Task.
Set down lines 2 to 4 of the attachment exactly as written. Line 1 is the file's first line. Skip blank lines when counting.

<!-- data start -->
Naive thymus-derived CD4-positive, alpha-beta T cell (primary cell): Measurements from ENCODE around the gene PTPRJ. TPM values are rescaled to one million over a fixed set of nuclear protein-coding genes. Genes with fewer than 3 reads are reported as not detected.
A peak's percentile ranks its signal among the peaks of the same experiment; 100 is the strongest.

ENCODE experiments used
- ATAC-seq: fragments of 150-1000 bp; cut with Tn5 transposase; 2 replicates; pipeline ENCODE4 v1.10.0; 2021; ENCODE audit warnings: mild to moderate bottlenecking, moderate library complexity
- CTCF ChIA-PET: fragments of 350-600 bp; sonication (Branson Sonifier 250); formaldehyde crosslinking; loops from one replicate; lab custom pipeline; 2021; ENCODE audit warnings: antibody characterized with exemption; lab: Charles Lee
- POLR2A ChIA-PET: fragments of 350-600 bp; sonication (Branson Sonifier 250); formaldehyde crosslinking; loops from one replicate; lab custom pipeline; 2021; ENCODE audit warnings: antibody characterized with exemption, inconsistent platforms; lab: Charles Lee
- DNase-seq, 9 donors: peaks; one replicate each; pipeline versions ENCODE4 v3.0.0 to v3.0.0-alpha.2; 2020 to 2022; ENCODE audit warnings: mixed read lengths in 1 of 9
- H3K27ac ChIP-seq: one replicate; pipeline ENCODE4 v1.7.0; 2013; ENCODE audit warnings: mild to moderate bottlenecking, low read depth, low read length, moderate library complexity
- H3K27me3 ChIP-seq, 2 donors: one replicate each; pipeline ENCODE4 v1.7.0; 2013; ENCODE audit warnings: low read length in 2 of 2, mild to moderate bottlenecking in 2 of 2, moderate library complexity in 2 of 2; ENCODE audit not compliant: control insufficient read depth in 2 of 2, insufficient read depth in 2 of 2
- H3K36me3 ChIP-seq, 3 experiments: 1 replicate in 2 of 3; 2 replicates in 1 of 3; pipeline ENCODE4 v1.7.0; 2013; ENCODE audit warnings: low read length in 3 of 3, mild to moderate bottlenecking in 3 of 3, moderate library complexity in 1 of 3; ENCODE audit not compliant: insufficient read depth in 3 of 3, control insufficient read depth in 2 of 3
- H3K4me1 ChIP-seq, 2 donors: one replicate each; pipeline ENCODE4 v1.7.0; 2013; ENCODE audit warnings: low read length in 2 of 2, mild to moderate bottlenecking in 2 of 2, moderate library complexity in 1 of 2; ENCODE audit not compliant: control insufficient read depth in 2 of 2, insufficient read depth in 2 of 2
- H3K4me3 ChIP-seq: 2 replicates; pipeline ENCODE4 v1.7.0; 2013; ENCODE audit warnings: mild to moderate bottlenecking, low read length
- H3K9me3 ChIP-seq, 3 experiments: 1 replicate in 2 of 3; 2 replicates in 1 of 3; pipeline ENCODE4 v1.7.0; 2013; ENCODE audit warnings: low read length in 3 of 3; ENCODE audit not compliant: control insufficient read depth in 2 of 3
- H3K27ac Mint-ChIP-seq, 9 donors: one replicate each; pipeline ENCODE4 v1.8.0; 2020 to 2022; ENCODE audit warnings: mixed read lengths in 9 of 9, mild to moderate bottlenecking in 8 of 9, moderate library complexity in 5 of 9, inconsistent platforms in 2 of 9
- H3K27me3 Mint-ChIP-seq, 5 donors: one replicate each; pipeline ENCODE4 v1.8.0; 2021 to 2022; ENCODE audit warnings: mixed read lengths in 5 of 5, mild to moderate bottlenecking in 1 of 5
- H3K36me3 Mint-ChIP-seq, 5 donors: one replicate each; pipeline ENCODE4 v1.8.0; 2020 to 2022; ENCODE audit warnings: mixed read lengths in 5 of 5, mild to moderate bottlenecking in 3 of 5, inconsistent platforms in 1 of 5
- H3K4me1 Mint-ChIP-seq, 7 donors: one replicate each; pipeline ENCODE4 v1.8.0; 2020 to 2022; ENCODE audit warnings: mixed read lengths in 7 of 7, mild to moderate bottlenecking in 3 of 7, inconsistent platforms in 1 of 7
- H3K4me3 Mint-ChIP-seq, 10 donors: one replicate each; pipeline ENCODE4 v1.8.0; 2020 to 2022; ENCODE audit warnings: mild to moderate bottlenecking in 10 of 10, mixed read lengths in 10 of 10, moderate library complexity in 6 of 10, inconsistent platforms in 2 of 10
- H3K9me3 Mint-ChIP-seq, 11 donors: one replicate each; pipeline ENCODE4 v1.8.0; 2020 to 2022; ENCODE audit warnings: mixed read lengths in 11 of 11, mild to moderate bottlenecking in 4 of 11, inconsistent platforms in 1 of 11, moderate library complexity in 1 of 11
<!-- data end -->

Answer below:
A peak's percentile ranks its signal among the peaks of the same experiment; 100 is the strongest.

ENCODE experiments used
- ATAC-seq: fragments of 150-1000 bp; cut with Tn5 transposase; 2 replicates; pipeline ENCODE4 v1.10.0; 2021; ENCODE audit warnings: mild to moderate bottlenecking, moderate library complexity